The presence of reservoirs such as Parambikulam, Thunakadavu and Peruvaripallam, together covering an area of 20.66 sq km, and rivers such as the Parambikulam, the Sholayar and the Thellikal, which feed the Chalakudy river, provides the blue-finned mahseer an ample and safe habitat in the sanctuary.
My favourite trail in Parambikulam is the path along the top of the Vengoli ridge as it affords a panoramic view of the picturesque Thunakadavu reservoir below. This ridge, which towards the reservoir has a steep slope with many large patches of rocks, is continuous with the 1,800-metre-high Perungundru an excellent tahr habitat in the adjacent Anamalai Tiger Reserve. In the past, the Vengoli ridge always had the tahr. I saw 14 of them in November 1983 on my first walk along the ridge in the company of Ajay A. Desai, now the co-chair of the Asian Elephant Specialist Group. I also saw leopard scat at several places at that time. It is likely that leopards walk along the ridge hoping to prey on the tahr, which makes use of the steep slopes as its escape terrain. I did not see either the tahr or its pellets along the ridge during my recent walk, and even the anti-poaching staff staying in the tahr hut at the base of Vengoli Top said that they seldom saw a tahr now.
Parambikulam has been enjoying protection as a sanctuary for a little more than three decades now, and one objective of the management should be to bring the tahr back in places such as the Vengoli ridge and Karumalaigopuram (1,438 m), the highest tahr habitat within the wildlife sanctuary. I have visited Karumalaigopuram twice, once in January 1997 and once in September 2008. I did not see the tahr on either visit, but I did see a profusion of Osbeckia zeylanica, a native species, which with its large, rose-coloured flowers gave the impression of a well-manicured flower garden on the wet mountain slopes. The removal of unpalatable species such as Pteridium aquilinum (a fern), the judicious use of fire to create meadows, which are preferred by the tahr, and the regular provision of salt may attract the animal to both the Vengoli ridge and Karumalaigopuram.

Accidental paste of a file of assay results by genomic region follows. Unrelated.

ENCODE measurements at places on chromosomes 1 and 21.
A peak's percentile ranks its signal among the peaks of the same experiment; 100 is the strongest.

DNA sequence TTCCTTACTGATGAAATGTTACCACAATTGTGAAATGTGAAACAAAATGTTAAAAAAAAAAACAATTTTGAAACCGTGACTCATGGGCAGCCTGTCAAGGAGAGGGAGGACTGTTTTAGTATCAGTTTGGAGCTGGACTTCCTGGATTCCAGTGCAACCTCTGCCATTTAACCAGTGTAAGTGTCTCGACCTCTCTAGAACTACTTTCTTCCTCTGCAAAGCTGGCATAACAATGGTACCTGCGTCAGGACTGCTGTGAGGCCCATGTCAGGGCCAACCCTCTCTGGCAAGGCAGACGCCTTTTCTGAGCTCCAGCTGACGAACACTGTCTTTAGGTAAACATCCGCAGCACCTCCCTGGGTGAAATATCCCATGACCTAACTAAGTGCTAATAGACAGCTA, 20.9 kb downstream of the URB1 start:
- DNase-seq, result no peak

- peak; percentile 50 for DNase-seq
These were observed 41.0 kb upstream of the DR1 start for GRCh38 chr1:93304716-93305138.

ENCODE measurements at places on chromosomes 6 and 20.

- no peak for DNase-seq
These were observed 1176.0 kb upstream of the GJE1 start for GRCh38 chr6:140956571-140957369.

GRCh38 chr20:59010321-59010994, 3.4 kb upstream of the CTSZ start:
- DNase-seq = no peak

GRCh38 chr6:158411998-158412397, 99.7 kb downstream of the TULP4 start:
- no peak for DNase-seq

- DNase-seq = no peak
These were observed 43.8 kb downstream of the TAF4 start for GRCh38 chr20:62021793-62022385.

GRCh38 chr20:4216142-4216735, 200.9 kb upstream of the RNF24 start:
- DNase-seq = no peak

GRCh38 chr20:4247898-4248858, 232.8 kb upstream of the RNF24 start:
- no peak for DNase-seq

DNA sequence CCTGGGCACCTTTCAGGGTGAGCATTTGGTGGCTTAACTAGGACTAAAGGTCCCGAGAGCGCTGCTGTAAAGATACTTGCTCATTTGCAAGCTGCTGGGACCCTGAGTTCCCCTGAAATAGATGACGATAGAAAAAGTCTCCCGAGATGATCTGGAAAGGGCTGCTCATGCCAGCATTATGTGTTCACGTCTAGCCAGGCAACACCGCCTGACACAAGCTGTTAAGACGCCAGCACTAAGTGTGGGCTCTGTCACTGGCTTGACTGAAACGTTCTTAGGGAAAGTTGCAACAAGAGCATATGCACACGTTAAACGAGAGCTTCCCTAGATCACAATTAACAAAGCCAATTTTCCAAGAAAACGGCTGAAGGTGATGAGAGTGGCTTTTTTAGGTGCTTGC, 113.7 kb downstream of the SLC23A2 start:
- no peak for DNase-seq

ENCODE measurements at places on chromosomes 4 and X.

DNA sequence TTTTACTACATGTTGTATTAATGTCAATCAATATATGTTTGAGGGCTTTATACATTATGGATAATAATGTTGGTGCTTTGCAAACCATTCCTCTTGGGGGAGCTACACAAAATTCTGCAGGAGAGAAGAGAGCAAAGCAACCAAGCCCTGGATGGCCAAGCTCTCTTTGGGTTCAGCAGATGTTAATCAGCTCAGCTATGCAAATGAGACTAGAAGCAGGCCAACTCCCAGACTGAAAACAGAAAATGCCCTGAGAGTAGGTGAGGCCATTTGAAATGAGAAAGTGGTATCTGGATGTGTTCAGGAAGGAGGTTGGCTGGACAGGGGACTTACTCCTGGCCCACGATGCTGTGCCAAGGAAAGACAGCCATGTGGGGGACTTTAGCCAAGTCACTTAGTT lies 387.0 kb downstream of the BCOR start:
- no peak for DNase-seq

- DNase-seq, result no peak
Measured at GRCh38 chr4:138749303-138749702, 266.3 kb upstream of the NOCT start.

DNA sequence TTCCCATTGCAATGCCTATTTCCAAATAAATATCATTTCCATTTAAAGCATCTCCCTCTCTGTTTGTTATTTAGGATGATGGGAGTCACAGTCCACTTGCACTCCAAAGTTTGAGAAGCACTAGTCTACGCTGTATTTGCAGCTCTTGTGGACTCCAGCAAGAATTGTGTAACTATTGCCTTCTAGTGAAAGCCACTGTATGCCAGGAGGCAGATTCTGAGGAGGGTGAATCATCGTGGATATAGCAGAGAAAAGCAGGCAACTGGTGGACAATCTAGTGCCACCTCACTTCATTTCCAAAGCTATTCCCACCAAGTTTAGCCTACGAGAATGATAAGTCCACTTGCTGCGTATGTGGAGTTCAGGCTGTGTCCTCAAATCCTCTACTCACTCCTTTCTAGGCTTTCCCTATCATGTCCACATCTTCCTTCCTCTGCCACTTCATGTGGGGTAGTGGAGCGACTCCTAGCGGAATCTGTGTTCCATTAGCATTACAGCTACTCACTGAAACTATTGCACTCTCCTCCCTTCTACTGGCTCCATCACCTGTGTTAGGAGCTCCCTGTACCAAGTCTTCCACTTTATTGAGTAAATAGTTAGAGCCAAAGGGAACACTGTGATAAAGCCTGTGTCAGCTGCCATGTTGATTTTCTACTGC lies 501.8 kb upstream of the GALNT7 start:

Parambikulam will soon be declared a tiger reserve. It will be the 35th tiger reserve in the country and the second in Kerala, after the Periyar Tiger Reserve, and will include forest areas from the adjacent Nenmara, Vazhachal and Chalakudy Forest Divisions. It will have a core area, that is the critical tiger habitat, of about 425 sq km and a buffer zone of about 225 sq km. Critical tiger habitats are not supposed to have any human habitations, and here will lie the challenge of tiger conservation in Parambikulam. The core has six settlements, with a total human population of about 1,100. The buffer also has at least 600 people in different settlements. Tigers have a huge problem living in habitats that are disturbed by people. Highly intolerant of human proximity, a tiger may abandon its kill, made after investing enormous effort, if someone cuts wood nearby or if a group of people so much as go past the kill talking loudly.
There is a dire necessity, therefore, for at least the core area to be made free of disturbance. Sanjayan feels that this could be achieved by providing most of the able-bodied men employment, providing a barracks for their stay in the reserve, and shifting their families to the settlements outside it.
One major administrative problem in India is the lack of continuity in thought and action of successive governments. To implement conservation suggestions as mentioned above and to enable the reserve to have at least 20 breeding tigers in 10 years' time, continuity of policy is crucial. It is also important to ensure that only the most committed among officers are posted to the Parambikulam Tiger Reserve. If the Kerala government heeds these suggestions, one can look forward to the day when Parambikulam will be assured of its place as one of the top tiger reserves of the country.
A.J.T. Johnsingh is with the Nature Conservation Foundation, Mysore.